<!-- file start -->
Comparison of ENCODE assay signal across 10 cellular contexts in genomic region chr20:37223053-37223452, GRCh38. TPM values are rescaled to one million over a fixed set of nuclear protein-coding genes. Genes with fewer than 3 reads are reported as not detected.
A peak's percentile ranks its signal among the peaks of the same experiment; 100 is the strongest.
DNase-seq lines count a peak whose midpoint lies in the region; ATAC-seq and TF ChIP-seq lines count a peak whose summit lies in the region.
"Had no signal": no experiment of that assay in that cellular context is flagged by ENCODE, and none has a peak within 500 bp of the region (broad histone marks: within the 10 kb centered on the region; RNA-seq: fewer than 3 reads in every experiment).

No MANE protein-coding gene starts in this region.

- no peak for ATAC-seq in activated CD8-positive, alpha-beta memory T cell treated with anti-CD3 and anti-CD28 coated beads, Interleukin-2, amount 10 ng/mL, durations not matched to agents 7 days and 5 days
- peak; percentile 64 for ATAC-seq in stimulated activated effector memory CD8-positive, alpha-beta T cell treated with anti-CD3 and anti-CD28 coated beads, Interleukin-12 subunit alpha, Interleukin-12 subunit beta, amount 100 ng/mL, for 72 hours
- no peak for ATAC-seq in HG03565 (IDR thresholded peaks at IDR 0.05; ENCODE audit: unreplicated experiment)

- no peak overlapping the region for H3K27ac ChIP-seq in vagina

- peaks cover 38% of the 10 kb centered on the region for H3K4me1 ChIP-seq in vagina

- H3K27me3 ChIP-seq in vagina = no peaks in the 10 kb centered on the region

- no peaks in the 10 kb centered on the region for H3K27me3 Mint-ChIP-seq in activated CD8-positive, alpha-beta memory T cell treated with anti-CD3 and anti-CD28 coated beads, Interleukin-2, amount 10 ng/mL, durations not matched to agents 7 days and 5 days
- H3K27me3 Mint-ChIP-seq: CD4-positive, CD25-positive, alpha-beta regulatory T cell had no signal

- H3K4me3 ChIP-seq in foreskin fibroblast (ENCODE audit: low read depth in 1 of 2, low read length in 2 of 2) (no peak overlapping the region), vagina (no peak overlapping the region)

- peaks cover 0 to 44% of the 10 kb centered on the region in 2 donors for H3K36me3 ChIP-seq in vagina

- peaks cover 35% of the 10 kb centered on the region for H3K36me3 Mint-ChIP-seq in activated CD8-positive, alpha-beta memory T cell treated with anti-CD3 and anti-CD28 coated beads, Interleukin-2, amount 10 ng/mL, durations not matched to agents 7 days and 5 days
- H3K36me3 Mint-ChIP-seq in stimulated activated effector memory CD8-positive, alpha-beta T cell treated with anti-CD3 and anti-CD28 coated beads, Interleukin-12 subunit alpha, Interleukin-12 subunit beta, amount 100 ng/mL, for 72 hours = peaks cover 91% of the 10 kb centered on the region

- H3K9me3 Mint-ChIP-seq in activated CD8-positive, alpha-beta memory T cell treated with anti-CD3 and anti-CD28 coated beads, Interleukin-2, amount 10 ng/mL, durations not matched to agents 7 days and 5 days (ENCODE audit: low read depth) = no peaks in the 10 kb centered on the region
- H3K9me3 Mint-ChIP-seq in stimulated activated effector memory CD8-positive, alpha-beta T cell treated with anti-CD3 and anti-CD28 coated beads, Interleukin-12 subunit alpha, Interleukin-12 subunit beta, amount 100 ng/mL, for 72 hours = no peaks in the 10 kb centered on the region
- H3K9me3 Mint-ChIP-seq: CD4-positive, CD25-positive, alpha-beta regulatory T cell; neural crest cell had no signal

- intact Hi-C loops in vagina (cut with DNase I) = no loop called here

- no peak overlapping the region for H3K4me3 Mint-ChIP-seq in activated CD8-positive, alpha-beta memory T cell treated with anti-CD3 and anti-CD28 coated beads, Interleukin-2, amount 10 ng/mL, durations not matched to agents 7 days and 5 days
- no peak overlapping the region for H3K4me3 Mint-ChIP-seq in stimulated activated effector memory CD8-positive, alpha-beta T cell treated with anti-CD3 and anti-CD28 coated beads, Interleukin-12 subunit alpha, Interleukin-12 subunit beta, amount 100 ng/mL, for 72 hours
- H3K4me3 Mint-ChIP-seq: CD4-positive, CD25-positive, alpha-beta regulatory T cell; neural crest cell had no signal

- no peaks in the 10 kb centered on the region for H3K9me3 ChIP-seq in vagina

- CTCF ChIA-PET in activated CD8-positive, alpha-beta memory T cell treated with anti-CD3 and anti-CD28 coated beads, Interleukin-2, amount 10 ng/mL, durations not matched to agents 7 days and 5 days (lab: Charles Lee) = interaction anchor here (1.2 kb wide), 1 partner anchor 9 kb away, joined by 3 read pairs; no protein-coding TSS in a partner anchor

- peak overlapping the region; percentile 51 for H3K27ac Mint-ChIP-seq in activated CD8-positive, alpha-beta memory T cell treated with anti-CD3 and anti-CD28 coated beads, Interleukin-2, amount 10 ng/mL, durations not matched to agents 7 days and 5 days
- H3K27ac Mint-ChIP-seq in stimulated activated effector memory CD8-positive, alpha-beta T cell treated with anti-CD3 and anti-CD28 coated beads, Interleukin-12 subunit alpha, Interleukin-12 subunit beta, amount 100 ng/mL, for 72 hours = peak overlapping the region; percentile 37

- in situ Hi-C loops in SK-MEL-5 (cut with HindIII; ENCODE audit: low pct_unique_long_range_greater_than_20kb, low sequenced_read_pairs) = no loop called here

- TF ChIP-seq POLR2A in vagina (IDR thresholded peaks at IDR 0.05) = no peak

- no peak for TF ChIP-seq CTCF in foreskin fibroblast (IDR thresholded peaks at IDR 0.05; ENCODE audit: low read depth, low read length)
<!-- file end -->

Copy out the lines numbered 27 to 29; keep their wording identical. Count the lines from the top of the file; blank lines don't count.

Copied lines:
- peak overlapping the region; percentile 51 for H3K27ac Mint-ChIP-seq in activated CD8-positive, alpha-beta memory T cell treated with anti-CD3 and anti-CD28 coated beads, Interleukin-2, amount 10 ng/mL, durations not matched to agents 7 days and 5 days
- H3K27ac Mint-ChIP-seq in stimulated activated effector memory CD8-positive, alpha-beta T cell treated with anti-CD3 and anti-CD28 coated beads, Interleukin-12 subunit alpha, Interleukin-12 subunit beta, amount 100 ng/mL, for 72 hours = peak overlapping the region; percentile 37

- in situ Hi-C loops in SK-MEL-5 (cut with HindIII; ENCODE audit: low pct_unique_long_range_greater_than_20kb, low sequenced_read_pairs) = no loop called here